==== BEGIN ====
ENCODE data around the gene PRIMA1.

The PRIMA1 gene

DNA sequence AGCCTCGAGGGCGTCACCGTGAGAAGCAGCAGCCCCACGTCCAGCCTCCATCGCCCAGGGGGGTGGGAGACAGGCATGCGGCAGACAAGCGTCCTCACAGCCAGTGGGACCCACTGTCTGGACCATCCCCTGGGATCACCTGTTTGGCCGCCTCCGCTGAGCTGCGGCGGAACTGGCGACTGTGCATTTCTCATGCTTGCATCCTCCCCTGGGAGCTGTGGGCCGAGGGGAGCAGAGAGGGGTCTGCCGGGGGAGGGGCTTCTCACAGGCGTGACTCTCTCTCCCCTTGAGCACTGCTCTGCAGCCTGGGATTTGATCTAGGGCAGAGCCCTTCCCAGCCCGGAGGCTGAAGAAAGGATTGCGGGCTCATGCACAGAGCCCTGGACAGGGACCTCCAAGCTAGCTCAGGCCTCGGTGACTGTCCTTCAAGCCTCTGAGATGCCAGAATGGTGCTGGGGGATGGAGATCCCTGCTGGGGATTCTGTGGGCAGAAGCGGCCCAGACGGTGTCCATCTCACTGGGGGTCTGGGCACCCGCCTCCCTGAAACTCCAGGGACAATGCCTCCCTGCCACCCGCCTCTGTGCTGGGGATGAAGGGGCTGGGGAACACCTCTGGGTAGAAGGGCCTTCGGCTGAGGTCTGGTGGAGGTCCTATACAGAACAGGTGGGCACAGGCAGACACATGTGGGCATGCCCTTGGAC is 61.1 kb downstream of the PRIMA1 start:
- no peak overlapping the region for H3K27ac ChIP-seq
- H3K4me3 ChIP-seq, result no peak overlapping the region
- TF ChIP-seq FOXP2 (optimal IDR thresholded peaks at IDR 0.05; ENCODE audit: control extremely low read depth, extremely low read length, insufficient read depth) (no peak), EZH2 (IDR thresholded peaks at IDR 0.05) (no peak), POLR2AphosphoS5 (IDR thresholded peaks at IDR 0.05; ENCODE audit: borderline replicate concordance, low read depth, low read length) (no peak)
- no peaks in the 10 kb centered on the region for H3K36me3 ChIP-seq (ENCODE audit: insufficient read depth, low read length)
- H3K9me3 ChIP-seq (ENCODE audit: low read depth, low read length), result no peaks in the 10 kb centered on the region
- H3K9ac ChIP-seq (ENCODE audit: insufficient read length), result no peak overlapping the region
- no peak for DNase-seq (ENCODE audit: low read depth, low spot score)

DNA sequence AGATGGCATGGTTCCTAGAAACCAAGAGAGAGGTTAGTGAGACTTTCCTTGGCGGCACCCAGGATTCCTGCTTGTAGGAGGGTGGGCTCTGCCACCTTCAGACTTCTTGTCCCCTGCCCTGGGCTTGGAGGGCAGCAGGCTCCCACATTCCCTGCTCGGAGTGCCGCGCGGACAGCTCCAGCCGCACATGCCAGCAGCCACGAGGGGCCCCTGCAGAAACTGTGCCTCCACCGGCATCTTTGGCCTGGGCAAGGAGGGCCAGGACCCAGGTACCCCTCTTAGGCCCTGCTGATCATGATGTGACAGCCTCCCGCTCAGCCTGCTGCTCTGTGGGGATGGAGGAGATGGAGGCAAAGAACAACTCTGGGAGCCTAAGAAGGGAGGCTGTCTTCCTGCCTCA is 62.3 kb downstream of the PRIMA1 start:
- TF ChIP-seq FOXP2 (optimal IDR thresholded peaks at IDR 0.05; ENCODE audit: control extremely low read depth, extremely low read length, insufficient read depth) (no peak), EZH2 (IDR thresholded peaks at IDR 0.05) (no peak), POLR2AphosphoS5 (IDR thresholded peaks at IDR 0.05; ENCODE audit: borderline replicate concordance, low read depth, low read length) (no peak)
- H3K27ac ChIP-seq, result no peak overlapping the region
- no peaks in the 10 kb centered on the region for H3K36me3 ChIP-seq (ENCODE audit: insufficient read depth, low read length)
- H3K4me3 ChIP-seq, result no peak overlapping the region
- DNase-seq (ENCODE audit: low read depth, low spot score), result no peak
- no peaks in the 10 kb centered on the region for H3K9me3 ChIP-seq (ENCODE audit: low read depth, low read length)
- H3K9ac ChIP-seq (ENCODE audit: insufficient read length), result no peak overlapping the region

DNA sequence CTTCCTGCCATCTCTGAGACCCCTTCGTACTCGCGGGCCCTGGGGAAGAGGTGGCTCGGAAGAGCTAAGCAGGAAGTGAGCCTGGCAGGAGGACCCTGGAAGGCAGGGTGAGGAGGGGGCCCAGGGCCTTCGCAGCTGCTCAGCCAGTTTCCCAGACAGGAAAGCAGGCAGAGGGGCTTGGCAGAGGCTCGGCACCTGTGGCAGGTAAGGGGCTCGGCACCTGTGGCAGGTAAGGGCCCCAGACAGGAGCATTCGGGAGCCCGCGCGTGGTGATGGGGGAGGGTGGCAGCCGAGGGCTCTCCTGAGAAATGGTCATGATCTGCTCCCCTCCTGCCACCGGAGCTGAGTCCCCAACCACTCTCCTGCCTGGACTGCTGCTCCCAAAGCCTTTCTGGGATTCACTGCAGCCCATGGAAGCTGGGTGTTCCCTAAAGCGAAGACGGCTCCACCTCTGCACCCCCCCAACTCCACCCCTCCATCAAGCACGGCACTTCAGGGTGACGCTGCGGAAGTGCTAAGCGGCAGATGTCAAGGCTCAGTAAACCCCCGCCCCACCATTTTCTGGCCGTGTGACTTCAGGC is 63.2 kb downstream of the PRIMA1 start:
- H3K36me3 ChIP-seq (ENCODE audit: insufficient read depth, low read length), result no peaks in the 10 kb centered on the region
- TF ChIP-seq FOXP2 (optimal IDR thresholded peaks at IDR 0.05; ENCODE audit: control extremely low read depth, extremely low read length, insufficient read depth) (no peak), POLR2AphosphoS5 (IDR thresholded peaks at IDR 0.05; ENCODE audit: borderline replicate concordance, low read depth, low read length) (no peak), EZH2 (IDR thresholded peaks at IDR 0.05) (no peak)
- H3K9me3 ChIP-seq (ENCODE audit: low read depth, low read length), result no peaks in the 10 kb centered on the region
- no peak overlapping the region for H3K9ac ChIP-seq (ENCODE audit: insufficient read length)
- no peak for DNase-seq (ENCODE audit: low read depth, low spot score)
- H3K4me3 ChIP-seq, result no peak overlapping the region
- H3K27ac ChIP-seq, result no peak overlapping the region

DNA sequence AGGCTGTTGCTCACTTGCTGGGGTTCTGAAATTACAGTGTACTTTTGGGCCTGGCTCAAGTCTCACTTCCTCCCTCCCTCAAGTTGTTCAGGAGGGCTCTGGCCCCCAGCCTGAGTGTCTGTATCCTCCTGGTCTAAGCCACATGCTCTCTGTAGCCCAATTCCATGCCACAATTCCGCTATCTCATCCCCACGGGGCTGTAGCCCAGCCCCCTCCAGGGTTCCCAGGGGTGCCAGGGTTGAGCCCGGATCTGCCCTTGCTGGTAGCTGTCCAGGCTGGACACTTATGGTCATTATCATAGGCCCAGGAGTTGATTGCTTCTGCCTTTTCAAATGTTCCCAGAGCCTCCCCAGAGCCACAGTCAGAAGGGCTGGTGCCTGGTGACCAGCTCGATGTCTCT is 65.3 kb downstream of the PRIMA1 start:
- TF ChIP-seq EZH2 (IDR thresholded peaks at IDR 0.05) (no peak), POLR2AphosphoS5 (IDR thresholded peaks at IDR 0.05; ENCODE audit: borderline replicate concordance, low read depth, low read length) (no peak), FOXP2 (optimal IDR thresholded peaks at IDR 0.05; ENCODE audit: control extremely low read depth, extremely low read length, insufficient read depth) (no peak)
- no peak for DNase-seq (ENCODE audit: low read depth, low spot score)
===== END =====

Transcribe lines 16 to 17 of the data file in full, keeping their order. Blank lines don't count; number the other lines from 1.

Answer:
- DNase-seq (ENCODE audit: low read depth, low spot score), result no peak
- no peaks in the 10 kb centered on the region for H3K9me3 ChIP-seq (ENCODE audit: low read depth, low read length)